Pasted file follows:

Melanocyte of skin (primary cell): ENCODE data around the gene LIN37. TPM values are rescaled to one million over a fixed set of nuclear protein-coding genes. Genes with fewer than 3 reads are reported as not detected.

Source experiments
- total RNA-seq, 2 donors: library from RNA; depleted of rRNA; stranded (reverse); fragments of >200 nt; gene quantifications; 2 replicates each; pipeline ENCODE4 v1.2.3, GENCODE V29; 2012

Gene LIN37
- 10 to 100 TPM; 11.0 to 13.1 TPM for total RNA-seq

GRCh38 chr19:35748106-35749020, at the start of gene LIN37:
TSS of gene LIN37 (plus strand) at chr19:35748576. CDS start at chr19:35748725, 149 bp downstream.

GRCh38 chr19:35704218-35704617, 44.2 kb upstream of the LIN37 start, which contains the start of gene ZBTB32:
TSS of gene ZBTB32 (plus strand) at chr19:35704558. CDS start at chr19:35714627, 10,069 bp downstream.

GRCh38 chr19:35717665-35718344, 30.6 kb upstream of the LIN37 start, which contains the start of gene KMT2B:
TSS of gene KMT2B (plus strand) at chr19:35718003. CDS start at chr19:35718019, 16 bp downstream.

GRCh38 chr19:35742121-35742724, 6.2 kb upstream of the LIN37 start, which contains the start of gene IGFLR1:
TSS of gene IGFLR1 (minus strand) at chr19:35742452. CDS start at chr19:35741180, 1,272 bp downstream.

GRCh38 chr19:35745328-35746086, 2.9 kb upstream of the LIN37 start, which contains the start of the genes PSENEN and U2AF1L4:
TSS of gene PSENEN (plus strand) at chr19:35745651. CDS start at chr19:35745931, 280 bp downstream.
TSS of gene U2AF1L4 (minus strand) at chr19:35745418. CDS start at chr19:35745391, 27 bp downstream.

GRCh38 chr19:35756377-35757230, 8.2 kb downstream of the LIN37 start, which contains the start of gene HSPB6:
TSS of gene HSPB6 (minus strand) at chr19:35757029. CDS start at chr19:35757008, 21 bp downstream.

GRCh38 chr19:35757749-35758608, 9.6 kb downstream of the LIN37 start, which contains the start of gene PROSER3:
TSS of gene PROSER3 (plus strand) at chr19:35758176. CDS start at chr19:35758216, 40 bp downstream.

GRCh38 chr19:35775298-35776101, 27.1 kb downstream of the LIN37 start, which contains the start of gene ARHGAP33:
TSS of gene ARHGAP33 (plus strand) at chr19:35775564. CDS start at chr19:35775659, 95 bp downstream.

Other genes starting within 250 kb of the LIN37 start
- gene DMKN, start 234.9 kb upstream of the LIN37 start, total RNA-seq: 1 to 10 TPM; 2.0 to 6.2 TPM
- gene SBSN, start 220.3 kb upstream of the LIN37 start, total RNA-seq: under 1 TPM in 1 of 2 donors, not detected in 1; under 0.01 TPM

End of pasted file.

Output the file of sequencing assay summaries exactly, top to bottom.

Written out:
Melanocyte of skin (primary cell): ENCODE data around the gene LIN37. TPM values are rescaled to one million over a fixed set of nuclear protein-coding genes. Genes with fewer than 3 reads are reported as not detected.

Source experiments
- total RNA-seq, 2 donors: library from RNA; depleted of rRNA; stranded (reverse); fragments of >200 nt; gene quantifications; 2 replicates each; pipeline ENCODE4 v1.2.3, GENCODE V29; 2012

Gene LIN37
- 10 to 100 TPM; 11.0 to 13.1 TPM for total RNA-seq

GRCh38 chr19:35748106-35749020, at the start of gene LIN37:
TSS of gene LIN37 (plus strand) at chr19:35748576. CDS start at chr19:35748725, 149 bp downstream.

GRCh38 chr19:35704218-35704617, 44.2 kb upstream of the LIN37 start, which contains the start of gene ZBTB32:
TSS of gene ZBTB32 (plus strand) at chr19:35704558. CDS start at chr19:35714627, 10,069 bp downstream.

GRCh38 chr19:35717665-35718344, 30.6 kb upstream of the LIN37 start, which contains the start of gene KMT2B:
TSS of gene KMT2B (plus strand) at chr19:35718003. CDS start at chr19:35718019, 16 bp downstream.

GRCh38 chr19:35742121-35742724, 6.2 kb upstream of the LIN37 start, which contains the start of gene IGFLR1:
TSS of gene IGFLR1 (minus strand) at chr19:35742452. CDS start at chr19:35741180, 1,272 bp downstream.

GRCh38 chr19:35745328-35746086, 2.9 kb upstream of the LIN37 start, which contains the start of the genes PSENEN and U2AF1L4:
TSS of gene PSENEN (plus strand) at chr19:35745651. CDS start at chr19:35745931, 280 bp downstream.
TSS of gene U2AF1L4 (minus strand) at chr19:35745418. CDS start at chr19:35745391, 27 bp downstream.

GRCh38 chr19:35756377-35757230, 8.2 kb downstream of the LIN37 start, which contains the start of gene HSPB6:
TSS of gene HSPB6 (minus strand) at chr19:35757029. CDS start at chr19:35757008, 21 bp downstream.

GRCh38 chr19:35757749-35758608, 9.6 kb downstream of the LIN37 start, which contains the start of gene PROSER3:
TSS of gene PROSER3 (plus strand) at chr19:35758176. CDS start at chr19:35758216, 40 bp downstream.

GRCh38 chr19:35775298-35776101, 27.1 kb downstream of the LIN37 start, which contains the start of gene ARHGAP33:
TSS of gene ARHGAP33 (plus strand) at chr19:35775564. CDS start at chr19:35775659, 95 bp downstream.

Other genes starting within 250 kb of the LIN37 start
- gene DMKN, start 234.9 kb upstream of the LIN37 start, total RNA-seq: 1 to 10 TPM; 2.0 to 6.2 TPM
- gene SBSN, start 220.3 kb upstream of the LIN37 start, total RNA-seq: under 1 TPM in 1 of 2 donors, not detected in 1; under 0.01 TPM